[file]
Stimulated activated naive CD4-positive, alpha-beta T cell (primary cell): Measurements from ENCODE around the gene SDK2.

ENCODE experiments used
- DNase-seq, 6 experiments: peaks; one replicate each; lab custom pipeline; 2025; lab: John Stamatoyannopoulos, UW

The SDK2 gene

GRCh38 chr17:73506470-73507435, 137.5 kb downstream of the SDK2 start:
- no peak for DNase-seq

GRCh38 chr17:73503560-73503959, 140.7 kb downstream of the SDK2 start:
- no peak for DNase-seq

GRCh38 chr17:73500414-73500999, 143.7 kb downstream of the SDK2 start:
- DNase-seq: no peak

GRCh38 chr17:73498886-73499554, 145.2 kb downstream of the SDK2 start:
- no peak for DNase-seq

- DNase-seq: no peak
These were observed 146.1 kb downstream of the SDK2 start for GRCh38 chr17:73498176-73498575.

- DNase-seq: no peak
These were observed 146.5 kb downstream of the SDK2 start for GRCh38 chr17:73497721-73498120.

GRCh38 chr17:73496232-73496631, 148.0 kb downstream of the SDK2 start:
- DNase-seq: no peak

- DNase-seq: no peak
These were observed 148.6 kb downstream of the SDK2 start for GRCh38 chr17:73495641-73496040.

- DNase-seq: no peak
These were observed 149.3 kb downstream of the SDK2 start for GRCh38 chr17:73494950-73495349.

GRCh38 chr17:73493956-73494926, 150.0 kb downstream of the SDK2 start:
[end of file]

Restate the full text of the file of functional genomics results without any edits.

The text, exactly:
Stimulated activated naive CD4-positive, alpha-beta T cell (primary cell): Measurements from ENCODE around the gene SDK2.

ENCODE experiments used
- DNase-seq, 6 experiments: peaks; one replicate each; lab custom pipeline; 2025; lab: John Stamatoyannopoulos, UW

The SDK2 gene

GRCh38 chr17:73506470-73507435, 137.5 kb downstream of the SDK2 start:
- no peak for DNase-seq

GRCh38 chr17:73503560-73503959, 140.7 kb downstream of the SDK2 start:
- no peak for DNase-seq

GRCh38 chr17:73500414-73500999, 143.7 kb downstream of the SDK2 start:
- DNase-seq: no peak

GRCh38 chr17:73498886-73499554, 145.2 kb downstream of the SDK2 start:
- no peak for DNase-seq

- DNase-seq: no peak
These were observed 146.1 kb downstream of the SDK2 start for GRCh38 chr17:73498176-73498575.

- DNase-seq: no peak
These were observed 146.5 kb downstream of the SDK2 start for GRCh38 chr17:73497721-73498120.

GRCh38 chr17:73496232-73496631, 148.0 kb downstream of the SDK2 start:
- DNase-seq: no peak

- DNase-seq: no peak
These were observed 148.6 kb downstream of the SDK2 start for GRCh38 chr17:73495641-73496040.

- DNase-seq: no peak
These were observed 149.3 kb downstream of the SDK2 start for GRCh38 chr17:73494950-73495349.

GRCh38 chr17:73493956-73494926, 150.0 kb downstream of the SDK2 start: